Working with Clay

Clay. Teachers either love it or hate it.
In the beginning I honestly just feared it. I had some weird deep-rooted fear that if utter chaos was ever to break out in my classroom - it would probably be during a clay lesson. Clay does has the potential to be a really messy material with your kids - but if you know how to handle things... you're golden.
Kids LOVE clay!
1. They get to build something with their hands.
2. Art class is probably the only time they ever get to use it.
3. They treasure their finished piece of artwork. It doesn't get crumpled up in the bottom of their bookbag because they're too busy admiring it and showing it off to their friends!

Clay is also a GREAT motivational tool for misbehaving classes.
"If we can't listen and follow directions then I don't think we're ready to work with CLAY."
**instant silence**

I wish there was a class in college where they taught us how to manage certain materials in your classroom. Wouldn't that have been useful!?
Either way.. this post is dedicated to all those student teachers and first-year teachers - hopefully the things that I've learned over the years will help you out! :)

This year I started showing my students (3rd-5th grade) this PowerPoint before we started working with clay. It's a super brief intro to clay and the 4 basic techniques used (pinch, coil, slab, and wheel). The last slide (The Journey of Clay) helps to explain to students why it takes a while to get their clay projects back. **The images used for this PowerPoint were all just pulled from google searches.

Clay tips you might find useful:

1.  Prep your clay BEFORE class. This way you can make sure that you have enough clay, that the amount of clay you are giving each student is sufficient, and you don't have to waste time carving it out during class. *Although my students are amazed to see how I cut clay with a wire cutter!
Once I prep my clay I store it in a plastic container. This year I even found a large Ziplock container which has helped to keep my clay super fresh!

2.  Keep clay fresh in it's bag by using a binder clip to hold it closed! It's way easier to put on and take off than rubber bands and it will hold your bag closed tightly!

3.  Don't fret over not having legit clay tools - at least at the elementary level. Unfolded paper clip ends, popsicle sticks, and straws will likely suffice for most of your projects.

4.  Have your students stamp their initials into their projects! For YEARS I had my students try to write in their initials with a paperclip and 60% of the time I couldn't read it. Then one day I was wandering around Michael's and saw some alphabet stamps on sale. BOOM. 

5.  Don't work directly on your tables - unless you love spending a ridiculous amount of time cleaning up that streaky residue that clay leaves behind! At my last school I cut up sheets of canvas for my students to work on top of and it was GREAT! This year being at a new school I didn't have room in my budget for canvas.. so I bought a large tarp instead and cut it down into smaller pieces. Each student gets their own tarp to work on top of, then at the end of class student's shake their tarp overtop of the trash can (to get rid of the clay crumbs) and then return the tarp piece to its box.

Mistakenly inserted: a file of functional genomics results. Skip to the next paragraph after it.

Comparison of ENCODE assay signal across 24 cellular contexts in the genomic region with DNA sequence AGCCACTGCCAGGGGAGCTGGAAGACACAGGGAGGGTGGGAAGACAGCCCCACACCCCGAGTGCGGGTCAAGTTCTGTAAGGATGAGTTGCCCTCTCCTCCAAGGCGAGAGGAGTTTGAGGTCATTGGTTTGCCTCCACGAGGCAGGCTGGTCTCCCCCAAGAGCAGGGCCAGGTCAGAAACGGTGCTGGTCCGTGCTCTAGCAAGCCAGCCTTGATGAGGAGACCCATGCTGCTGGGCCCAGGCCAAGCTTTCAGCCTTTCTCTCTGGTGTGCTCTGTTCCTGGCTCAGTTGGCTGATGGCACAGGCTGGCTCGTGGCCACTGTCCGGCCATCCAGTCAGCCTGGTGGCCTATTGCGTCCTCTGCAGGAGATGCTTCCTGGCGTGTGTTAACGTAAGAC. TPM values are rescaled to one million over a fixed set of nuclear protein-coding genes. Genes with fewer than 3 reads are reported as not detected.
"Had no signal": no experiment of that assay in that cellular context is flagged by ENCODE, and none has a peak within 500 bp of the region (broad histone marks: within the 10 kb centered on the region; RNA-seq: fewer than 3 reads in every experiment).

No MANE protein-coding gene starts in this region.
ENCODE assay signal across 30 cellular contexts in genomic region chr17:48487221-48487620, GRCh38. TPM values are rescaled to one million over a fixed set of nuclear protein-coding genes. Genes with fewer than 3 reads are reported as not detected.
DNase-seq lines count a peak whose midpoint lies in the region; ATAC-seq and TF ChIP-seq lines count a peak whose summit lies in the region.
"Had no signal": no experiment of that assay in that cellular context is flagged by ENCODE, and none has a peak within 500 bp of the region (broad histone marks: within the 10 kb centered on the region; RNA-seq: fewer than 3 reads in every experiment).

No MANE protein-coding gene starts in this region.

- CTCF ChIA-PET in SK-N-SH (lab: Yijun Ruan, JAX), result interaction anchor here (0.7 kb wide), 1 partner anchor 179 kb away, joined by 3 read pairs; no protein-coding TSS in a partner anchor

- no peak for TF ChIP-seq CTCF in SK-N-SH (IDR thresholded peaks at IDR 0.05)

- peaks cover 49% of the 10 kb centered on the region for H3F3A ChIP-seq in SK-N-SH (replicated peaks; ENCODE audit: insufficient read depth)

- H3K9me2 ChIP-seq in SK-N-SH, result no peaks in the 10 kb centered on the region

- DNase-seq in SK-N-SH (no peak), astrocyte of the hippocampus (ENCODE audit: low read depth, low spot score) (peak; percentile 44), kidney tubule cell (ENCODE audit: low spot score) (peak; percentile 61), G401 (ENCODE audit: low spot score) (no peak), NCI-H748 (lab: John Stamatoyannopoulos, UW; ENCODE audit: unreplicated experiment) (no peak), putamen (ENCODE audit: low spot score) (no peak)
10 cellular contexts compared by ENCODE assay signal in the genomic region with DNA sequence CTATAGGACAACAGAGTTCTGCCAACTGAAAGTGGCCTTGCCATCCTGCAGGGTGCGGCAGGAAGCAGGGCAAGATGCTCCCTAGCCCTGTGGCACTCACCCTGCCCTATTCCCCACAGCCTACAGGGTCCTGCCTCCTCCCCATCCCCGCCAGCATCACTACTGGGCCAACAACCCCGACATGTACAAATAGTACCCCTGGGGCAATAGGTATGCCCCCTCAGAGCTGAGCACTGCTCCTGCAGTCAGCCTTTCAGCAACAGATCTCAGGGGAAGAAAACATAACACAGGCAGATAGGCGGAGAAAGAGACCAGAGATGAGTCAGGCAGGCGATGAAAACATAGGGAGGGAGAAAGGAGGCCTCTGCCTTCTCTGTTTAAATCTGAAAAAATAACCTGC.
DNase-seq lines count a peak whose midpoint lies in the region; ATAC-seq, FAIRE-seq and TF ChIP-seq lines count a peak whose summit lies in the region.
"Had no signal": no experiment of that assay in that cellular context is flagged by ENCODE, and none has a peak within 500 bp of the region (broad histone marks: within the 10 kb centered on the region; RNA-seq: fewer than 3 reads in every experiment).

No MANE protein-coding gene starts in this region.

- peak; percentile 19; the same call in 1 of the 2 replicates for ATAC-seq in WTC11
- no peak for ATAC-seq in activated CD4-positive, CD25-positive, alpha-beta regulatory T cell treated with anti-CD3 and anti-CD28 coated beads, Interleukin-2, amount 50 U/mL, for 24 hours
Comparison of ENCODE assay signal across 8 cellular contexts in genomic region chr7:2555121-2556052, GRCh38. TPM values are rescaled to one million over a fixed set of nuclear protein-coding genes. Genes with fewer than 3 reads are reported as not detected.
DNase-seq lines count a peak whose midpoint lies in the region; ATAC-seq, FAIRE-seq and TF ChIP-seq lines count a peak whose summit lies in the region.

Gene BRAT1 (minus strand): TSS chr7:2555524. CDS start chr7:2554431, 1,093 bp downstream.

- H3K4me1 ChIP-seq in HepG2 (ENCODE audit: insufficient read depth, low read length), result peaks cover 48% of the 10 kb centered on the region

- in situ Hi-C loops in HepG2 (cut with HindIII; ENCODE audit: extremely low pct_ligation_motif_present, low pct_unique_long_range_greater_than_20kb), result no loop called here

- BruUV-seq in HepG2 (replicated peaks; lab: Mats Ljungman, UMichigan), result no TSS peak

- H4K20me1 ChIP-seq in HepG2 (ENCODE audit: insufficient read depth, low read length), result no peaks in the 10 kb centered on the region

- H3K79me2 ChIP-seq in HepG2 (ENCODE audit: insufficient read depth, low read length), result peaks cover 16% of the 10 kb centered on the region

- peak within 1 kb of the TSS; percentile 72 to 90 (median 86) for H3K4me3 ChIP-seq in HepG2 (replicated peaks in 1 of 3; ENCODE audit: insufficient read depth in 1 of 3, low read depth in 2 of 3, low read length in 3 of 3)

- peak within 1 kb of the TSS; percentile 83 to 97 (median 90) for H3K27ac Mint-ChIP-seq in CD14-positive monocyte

6.  When firing in the kiln, be sure to write down (I do it on an index card) which class is on which shelf. You'd be surprised how quickly things can get mixed up when you have several classes doing clay at the same time!

Clearly this is not an exhaustive list.. but hopefully these few ideas will help you out. :)


  1. If you're stilling looking for some ideas on managing and working with clay you should check out the Art of Ed's Studio Ceramics class. It's entirely geared towards art teacher's creating and managing projects for THEIR students! It's awesome.

    1. The only problem with that is that the classes are so expensive! That particular class ranges from $375-$750 depending on if you want grad school credit. :/
      I think the best places to find information are other art blogs or presentations at NAEA.

  2. I have a question about how you store your clay projects from class to class. This is my first year teaching elementary after teaching middle school for years. Now I have to store 550 ceramic pieces instead of 125 at a time! How do you manage storing clay for those projects that require more than one class period?

    1. Hey Debby!
      I see my kids for 2-3 days at a time.. So we can finish our projects within that time. While things are drying out though I keep them in copy box lids. After things come out of the kiln I also put them in copy box lids and write the teachers name on a post-it that I keep in the box.
      Hope this helps! :)